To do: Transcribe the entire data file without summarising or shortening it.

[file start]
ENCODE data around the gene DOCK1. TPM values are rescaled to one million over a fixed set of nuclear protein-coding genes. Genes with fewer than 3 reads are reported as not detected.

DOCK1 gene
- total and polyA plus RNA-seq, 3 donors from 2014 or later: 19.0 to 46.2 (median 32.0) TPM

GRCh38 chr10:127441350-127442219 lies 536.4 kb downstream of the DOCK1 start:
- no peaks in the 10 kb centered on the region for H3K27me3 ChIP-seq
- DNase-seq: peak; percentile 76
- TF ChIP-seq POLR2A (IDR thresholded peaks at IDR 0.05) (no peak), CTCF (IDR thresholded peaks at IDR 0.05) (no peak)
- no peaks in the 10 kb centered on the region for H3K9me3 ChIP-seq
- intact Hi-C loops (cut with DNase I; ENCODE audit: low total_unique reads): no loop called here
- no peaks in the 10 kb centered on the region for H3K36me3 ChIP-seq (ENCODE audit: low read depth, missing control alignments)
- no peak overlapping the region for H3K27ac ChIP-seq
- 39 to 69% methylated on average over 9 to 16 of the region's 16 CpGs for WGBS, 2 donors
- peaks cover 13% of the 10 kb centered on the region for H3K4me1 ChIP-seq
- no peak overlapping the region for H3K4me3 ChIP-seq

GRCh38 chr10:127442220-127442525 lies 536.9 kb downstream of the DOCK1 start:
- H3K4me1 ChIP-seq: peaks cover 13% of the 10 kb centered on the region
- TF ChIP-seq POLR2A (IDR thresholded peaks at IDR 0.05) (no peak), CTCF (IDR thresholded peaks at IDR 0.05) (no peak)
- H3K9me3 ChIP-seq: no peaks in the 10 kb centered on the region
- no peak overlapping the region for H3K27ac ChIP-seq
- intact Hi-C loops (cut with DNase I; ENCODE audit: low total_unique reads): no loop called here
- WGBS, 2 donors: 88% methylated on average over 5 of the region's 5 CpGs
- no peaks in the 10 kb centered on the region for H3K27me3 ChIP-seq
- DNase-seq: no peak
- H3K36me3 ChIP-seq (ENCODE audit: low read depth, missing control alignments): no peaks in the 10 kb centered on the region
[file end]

ENCODE data around the gene DOCK1. TPM values are rescaled to one million over a fixed set of nuclear protein-coding genes. Genes with fewer than 3 reads are reported as not detected.

DOCK1 gene
- total and polyA plus RNA-seq, 3 donors from 2014 or later: 19.0 to 46.2 (median 32.0) TPM

GRCh38 chr10:127441350-127442219 lies 536.4 kb downstream of the DOCK1 start:
- no peaks in the 10 kb centered on the region for H3K27me3 ChIP-seq
- DNase-seq: peak; percentile 76
- TF ChIP-seq POLR2A (IDR thresholded peaks at IDR 0.05) (no peak), CTCF (IDR thresholded peaks at IDR 0.05) (no peak)
- no peaks in the 10 kb centered on the region for H3K9me3 ChIP-seq
- intact Hi-C loops (cut with DNase I; ENCODE audit: low total_unique reads): no loop called here
- no peaks in the 10 kb centered on the region for H3K36me3 ChIP-seq (ENCODE audit: low read depth, missing control alignments)
- no peak overlapping the region for H3K27ac ChIP-seq
- 39 to 69% methylated on average over 9 to 16 of the region's 16 CpGs for WGBS, 2 donors
- peaks cover 13% of the 10 kb centered on the region for H3K4me1 ChIP-seq
- no peak overlapping the region for H3K4me3 ChIP-seq

GRCh38 chr10:127442220-127442525 lies 536.9 kb downstream of the DOCK1 start:
- H3K4me1 ChIP-seq: peaks cover 13% of the 10 kb centered on the region
- TF ChIP-seq POLR2A (IDR thresholded peaks at IDR 0.05) (no peak), CTCF (IDR thresholded peaks at IDR 0.05) (no peak)
- H3K9me3 ChIP-seq: no peaks in the 10 kb centered on the region
- no peak overlapping the region for H3K27ac ChIP-seq
- intact Hi-C loops (cut with DNase I; ENCODE audit: low total_unique reads): no loop called here
- WGBS, 2 donors: 88% methylated on average over 5 of the region's 5 CpGs
- no peaks in the 10 kb centered on the region for H3K27me3 ChIP-seq
- DNase-seq: no peak
- H3K36me3 ChIP-seq (ENCODE audit: low read depth, missing control alignments): no peaks in the 10 kb centered on the region